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Frequently Asked Questions

Is there a fee to attend a Levy Lecture? 


No, Levy Lectures are free. Anyone may attend, but you need to register in advance. The best and easiest way to register is online


Why do I need to register?


You register in order to receive the invitation with the link and phone number to the webinar. We ask for your name, email address, and postal mail address as part of the registration process. 


We collect this information to send program updates and other information to you via email, and on occasion by postal mail. We do not sell, rent or share information about you. You may opt out of receiving email from the Levy Senior Center Foundation at any time. 


How long is each lecture?

The short answer is, it depends. Lectures are usually 50-60 minutes in length, but each situation is unique. Once the speaker has completed their presentation, we move to the Q&A portion of the program, which usually lasts 20 minutes or so. Some speakers are happy to stay until the last question is asked. All webinars conclude by 3:00 p.m. If you need to leave before the lecture concludes, just exit out of Zoom. 


Why isn’t every lecture on the Foundation’s YouTube channel?


There are a few reasons: An error occurs during the taping process; the speaker asks that the lecture not be taped; copyright issues. Whenever possible, we like to tape the lectures and post them to YouTube.


I have a suggestion for a lecture topic or person who could give a lecture. What’s the best way to get this to the correct person?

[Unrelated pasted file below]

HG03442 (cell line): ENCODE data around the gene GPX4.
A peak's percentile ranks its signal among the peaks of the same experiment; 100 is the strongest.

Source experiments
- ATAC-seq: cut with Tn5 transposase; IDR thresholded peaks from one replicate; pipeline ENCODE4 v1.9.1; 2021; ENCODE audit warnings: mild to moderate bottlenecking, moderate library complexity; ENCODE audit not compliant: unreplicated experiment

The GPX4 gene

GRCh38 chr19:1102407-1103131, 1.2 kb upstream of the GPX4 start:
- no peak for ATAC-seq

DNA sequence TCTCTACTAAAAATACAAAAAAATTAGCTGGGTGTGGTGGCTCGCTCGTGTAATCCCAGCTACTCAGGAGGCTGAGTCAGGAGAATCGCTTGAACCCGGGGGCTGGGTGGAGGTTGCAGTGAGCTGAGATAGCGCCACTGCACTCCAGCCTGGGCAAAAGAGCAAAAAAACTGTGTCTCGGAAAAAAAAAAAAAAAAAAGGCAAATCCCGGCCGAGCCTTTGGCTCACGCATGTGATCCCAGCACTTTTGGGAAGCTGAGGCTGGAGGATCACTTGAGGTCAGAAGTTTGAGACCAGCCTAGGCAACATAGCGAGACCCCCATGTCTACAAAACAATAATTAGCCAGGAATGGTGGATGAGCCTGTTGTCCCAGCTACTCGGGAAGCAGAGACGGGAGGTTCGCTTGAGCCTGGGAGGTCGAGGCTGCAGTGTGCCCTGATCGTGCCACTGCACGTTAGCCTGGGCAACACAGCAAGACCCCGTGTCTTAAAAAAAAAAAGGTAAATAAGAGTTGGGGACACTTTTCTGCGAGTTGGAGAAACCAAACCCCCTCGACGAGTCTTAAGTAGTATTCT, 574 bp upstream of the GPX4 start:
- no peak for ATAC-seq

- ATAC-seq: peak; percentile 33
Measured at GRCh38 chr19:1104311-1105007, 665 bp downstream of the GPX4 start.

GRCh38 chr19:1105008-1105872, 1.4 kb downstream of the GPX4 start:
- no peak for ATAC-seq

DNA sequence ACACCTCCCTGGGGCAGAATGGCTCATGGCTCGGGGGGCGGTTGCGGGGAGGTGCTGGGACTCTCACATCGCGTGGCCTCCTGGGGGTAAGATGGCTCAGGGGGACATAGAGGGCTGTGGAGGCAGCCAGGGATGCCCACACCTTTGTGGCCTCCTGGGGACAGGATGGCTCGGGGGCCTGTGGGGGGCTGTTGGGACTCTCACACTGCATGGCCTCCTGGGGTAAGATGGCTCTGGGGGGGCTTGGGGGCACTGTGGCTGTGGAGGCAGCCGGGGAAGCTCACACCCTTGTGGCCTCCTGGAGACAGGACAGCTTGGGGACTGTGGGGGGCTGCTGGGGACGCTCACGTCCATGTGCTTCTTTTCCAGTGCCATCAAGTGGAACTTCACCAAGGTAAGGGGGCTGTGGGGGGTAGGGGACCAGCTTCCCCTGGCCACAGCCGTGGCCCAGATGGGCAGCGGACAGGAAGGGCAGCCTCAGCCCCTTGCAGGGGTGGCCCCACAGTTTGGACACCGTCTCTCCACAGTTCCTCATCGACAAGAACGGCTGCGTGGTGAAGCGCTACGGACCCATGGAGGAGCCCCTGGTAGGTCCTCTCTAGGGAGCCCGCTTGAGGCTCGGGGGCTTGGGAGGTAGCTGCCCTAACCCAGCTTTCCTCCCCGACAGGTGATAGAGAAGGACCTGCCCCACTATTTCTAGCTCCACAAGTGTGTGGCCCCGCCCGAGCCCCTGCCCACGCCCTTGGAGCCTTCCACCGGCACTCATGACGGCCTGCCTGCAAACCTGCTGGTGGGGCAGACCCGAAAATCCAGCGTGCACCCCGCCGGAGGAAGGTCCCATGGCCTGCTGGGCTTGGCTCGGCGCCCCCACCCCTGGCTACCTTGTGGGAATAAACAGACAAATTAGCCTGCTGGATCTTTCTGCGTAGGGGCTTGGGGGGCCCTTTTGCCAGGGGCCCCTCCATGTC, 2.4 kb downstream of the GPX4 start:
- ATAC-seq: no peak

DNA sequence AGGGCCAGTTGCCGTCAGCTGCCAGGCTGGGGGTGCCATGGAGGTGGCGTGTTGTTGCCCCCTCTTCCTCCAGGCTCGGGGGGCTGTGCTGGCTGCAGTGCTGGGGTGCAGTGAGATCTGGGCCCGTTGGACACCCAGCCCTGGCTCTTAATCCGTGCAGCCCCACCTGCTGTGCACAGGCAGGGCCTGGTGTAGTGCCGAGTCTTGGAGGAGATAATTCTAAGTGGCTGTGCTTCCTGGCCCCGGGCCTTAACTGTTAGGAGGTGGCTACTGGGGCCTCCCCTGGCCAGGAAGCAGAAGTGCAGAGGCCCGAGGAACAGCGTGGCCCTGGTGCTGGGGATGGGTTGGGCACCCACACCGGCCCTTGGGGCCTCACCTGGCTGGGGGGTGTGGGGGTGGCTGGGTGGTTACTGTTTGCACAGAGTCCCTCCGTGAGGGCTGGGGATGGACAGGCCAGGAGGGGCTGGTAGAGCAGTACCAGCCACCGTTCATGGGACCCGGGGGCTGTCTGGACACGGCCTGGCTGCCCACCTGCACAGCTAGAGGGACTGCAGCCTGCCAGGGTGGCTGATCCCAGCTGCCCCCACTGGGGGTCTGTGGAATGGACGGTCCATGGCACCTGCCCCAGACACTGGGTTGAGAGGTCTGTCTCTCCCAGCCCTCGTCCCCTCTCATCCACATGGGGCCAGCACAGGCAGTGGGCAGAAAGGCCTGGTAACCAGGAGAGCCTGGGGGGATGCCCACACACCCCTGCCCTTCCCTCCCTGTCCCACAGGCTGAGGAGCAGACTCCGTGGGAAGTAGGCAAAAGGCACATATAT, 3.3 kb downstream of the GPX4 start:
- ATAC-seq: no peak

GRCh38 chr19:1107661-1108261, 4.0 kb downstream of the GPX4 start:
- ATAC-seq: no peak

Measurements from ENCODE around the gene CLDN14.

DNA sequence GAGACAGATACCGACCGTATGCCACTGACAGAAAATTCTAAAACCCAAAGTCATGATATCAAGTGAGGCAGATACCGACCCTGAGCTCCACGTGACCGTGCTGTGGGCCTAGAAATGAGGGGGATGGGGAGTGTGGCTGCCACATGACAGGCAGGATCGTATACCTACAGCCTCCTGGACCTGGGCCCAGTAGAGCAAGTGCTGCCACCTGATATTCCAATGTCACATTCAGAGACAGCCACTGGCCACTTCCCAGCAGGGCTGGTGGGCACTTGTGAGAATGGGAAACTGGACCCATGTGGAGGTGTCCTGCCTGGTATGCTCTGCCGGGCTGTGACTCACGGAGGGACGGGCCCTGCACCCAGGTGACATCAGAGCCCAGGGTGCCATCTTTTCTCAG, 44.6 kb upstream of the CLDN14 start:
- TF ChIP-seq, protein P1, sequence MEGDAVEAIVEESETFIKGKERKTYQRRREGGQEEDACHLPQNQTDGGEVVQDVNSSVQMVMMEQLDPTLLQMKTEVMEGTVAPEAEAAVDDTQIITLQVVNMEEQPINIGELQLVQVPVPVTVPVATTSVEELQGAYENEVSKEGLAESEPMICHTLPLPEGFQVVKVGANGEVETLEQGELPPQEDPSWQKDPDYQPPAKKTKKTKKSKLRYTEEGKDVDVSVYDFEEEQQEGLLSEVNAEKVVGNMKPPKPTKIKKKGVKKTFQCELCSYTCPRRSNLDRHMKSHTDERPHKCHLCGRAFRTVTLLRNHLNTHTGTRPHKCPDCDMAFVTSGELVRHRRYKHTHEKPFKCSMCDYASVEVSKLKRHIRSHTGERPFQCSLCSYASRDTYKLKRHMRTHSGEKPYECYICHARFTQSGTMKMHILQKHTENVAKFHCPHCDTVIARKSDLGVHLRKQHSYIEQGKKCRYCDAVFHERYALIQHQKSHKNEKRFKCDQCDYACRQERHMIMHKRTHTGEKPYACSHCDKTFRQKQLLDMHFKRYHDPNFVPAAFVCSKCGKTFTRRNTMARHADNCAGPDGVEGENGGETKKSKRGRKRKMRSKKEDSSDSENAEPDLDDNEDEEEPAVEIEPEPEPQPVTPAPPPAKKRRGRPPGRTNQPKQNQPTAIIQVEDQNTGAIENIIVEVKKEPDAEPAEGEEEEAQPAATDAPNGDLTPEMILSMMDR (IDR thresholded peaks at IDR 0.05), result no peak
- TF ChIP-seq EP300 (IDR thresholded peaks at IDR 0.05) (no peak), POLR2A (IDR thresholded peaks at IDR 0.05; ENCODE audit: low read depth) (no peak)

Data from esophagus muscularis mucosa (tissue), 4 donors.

We welcome your ideas. You can write to and your suggestion will be sent to the right person. 


Why don’t the lectures stick to one consistent format for both the type of lecture offered (presentation, story, historical interpretation or interview) and the level of audience involvement (questions sent in advance or in real time)? 


Variety is the spice of life. Most of our attendees are delighted with the breadth of lectures we offer. Every lecture is unique. Each speaker works with the moderator to determine the format that works best for their material. Those decisions are made thoughtfully and carefully.


What makes a good lecture?


Presentations are a special type of alchemy! The best lectures are ones where the speaker is passionate about the subject almost to the point of being nerdy. They know their material backward and forward, and they are excited to share their knowledge with you. 


What about the technical issues? They are annoying.


We understand your point, but technical problems happen. Slides don’t load, video clips can’t be shared, the closed-captioning isn’t always accurate. We try to prevent these annoyances from happening, but nothing is 100% perfect. We are all doing the best we can with limited resources of time, money, space, and equipment. We appreciate your patience and understanding.

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